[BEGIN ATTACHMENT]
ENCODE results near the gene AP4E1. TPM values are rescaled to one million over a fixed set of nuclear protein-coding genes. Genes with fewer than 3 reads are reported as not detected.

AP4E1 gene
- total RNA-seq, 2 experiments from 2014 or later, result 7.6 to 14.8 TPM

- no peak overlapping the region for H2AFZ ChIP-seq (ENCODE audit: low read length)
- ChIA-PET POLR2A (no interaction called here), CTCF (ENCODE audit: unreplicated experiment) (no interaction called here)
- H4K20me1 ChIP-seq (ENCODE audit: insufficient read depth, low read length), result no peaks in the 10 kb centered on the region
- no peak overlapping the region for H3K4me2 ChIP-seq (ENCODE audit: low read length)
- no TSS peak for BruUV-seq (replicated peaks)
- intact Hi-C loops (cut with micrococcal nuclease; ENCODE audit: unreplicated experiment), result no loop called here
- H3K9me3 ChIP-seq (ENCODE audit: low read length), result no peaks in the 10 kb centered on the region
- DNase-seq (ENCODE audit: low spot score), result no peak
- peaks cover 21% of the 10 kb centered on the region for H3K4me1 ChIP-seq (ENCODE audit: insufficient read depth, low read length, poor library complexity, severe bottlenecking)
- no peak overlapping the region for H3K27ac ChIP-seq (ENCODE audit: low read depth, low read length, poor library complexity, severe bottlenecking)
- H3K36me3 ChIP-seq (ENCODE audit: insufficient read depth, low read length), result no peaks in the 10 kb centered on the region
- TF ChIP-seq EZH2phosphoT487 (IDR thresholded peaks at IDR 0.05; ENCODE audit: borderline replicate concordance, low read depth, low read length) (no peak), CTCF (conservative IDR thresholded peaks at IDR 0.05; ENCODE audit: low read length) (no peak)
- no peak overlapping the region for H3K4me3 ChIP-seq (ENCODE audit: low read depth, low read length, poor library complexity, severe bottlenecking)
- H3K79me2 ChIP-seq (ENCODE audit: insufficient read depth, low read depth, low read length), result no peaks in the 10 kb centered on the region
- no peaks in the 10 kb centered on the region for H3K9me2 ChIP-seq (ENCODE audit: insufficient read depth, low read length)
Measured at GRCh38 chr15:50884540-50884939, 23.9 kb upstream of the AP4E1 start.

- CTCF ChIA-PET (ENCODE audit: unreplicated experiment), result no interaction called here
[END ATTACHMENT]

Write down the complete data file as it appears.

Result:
ENCODE results near the gene AP4E1. TPM values are rescaled to one million over a fixed set of nuclear protein-coding genes. Genes with fewer than 3 reads are reported as not detected.

AP4E1 gene
- total RNA-seq, 2 experiments from 2014 or later, result 7.6 to 14.8 TPM

- no peak overlapping the region for H2AFZ ChIP-seq (ENCODE audit: low read length)
- ChIA-PET POLR2A (no interaction called here), CTCF (ENCODE audit: unreplicated experiment) (no interaction called here)
- H4K20me1 ChIP-seq (ENCODE audit: insufficient read depth, low read length), result no peaks in the 10 kb centered on the region
- no peak overlapping the region for H3K4me2 ChIP-seq (ENCODE audit: low read length)
- no TSS peak for BruUV-seq (replicated peaks)
- intact Hi-C loops (cut with micrococcal nuclease; ENCODE audit: unreplicated experiment), result no loop called here
- H3K9me3 ChIP-seq (ENCODE audit: low read length), result no peaks in the 10 kb centered on the region
- DNase-seq (ENCODE audit: low spot score), result no peak
- peaks cover 21% of the 10 kb centered on the region for H3K4me1 ChIP-seq (ENCODE audit: insufficient read depth, low read length, poor library complexity, severe bottlenecking)
- no peak overlapping the region for H3K27ac ChIP-seq (ENCODE audit: low read depth, low read length, poor library complexity, severe bottlenecking)
- H3K36me3 ChIP-seq (ENCODE audit: insufficient read depth, low read length), result no peaks in the 10 kb centered on the region
- TF ChIP-seq EZH2phosphoT487 (IDR thresholded peaks at IDR 0.05; ENCODE audit: borderline replicate concordance, low read depth, low read length) (no peak), CTCF (conservative IDR thresholded peaks at IDR 0.05; ENCODE audit: low read length) (no peak)
- no peak overlapping the region for H3K4me3 ChIP-seq (ENCODE audit: low read depth, low read length, poor library complexity, severe bottlenecking)
- H3K79me2 ChIP-seq (ENCODE audit: insufficient read depth, low read depth, low read length), result no peaks in the 10 kb centered on the region
- no peaks in the 10 kb centered on the region for H3K9me2 ChIP-seq (ENCODE audit: insufficient read depth, low read length)
Measured at GRCh38 chr15:50884540-50884939, 23.9 kb upstream of the AP4E1 start.

- CTCF ChIA-PET (ENCODE audit: unreplicated experiment), result no interaction called here